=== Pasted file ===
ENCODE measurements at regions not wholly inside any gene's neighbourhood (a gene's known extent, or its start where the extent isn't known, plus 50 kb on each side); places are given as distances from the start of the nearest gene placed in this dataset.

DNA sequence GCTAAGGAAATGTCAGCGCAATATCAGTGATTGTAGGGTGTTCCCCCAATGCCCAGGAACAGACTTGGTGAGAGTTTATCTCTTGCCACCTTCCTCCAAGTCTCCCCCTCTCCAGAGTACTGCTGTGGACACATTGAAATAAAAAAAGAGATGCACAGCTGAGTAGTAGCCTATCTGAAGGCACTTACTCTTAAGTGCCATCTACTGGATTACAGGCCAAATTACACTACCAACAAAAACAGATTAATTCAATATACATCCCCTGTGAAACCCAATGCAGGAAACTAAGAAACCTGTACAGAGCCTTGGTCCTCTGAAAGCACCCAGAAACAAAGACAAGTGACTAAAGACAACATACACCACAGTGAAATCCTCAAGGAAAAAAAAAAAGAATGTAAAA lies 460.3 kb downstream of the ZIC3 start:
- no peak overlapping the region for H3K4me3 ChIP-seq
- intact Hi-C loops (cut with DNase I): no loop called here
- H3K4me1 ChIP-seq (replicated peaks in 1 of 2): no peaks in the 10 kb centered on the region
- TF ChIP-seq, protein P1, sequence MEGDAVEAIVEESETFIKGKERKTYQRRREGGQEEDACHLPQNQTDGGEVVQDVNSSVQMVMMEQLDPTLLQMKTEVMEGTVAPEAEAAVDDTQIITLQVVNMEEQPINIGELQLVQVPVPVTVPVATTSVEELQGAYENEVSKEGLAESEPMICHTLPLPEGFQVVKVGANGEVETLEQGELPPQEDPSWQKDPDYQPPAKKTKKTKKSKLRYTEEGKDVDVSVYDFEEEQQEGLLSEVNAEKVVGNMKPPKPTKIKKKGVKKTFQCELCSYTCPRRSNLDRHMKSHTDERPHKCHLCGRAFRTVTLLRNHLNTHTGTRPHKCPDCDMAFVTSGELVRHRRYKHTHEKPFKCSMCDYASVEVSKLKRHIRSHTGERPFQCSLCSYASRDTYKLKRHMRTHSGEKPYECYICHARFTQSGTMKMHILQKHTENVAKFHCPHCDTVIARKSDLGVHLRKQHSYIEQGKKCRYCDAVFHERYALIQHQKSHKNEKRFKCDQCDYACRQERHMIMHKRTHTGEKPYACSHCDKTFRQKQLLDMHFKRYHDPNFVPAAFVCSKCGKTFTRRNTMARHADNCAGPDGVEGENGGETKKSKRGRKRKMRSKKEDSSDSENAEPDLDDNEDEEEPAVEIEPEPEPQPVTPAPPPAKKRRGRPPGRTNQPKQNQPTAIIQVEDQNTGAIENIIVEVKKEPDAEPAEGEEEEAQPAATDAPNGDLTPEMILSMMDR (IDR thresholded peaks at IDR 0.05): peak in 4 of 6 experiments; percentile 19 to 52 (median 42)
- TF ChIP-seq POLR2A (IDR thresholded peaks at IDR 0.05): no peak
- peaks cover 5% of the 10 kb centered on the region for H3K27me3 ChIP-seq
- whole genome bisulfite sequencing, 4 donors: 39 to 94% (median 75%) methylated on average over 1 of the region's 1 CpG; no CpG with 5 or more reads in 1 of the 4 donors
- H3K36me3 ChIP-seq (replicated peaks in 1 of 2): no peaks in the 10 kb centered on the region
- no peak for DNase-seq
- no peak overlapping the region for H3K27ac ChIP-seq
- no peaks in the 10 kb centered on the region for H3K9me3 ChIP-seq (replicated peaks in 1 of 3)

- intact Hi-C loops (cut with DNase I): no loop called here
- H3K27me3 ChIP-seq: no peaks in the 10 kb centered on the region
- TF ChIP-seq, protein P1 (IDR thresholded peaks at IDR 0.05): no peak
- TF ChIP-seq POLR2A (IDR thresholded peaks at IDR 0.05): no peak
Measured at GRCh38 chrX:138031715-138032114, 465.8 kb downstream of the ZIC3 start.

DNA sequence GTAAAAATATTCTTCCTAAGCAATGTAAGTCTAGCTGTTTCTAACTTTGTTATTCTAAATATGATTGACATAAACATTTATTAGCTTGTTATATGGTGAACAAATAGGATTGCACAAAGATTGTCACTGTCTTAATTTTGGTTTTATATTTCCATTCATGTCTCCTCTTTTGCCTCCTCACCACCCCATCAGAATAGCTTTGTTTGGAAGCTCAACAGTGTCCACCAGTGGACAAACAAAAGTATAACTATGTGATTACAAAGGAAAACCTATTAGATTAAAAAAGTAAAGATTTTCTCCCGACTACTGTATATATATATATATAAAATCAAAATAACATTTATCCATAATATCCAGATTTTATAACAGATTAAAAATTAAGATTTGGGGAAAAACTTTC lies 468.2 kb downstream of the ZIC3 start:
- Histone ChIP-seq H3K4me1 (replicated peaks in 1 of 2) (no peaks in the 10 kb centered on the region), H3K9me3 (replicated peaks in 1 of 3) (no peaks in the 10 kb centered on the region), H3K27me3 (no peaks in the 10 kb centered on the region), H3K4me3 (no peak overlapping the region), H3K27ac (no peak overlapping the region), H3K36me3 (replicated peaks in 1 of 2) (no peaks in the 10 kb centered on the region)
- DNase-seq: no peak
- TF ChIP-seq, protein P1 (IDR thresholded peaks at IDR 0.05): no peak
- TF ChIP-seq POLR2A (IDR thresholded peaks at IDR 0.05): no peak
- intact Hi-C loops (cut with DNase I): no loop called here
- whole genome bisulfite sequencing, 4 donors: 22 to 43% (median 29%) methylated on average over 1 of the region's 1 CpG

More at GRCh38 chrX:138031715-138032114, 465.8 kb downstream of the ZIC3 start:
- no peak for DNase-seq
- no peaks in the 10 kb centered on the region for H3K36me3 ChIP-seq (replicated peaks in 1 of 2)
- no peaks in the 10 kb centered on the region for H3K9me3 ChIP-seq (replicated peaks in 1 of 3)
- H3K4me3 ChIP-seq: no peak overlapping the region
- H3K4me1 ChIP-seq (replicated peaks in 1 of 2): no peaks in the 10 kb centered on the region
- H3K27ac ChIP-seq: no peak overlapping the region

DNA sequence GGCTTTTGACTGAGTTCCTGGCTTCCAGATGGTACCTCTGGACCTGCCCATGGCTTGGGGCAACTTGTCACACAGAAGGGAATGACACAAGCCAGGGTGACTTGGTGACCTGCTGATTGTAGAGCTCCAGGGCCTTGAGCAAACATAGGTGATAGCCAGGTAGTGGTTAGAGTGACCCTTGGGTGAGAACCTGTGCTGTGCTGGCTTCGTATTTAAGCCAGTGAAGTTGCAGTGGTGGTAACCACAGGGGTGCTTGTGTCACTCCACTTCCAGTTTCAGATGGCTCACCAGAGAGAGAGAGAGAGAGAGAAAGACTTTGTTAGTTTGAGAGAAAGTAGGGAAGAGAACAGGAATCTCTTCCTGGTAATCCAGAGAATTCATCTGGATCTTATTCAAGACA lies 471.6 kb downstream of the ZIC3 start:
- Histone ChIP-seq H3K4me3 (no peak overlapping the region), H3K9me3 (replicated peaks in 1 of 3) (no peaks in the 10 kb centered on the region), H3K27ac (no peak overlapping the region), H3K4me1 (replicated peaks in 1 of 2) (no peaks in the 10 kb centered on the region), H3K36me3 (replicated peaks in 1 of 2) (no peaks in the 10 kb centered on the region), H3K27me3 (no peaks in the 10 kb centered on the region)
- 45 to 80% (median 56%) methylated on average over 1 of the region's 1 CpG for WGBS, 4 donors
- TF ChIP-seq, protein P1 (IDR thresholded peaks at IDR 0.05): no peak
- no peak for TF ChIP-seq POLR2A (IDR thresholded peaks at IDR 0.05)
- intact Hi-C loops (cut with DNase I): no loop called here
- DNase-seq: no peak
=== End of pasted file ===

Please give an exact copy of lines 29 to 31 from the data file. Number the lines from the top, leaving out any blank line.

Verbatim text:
- no peaks in the 10 kb centered on the region for H3K9me3 ChIP-seq (replicated peaks in 1 of 3)
- H3K4me3 ChIP-seq: no peak overlapping the region
- H3K4me1 ChIP-seq (replicated peaks in 1 of 2): no peaks in the 10 kb centered on the region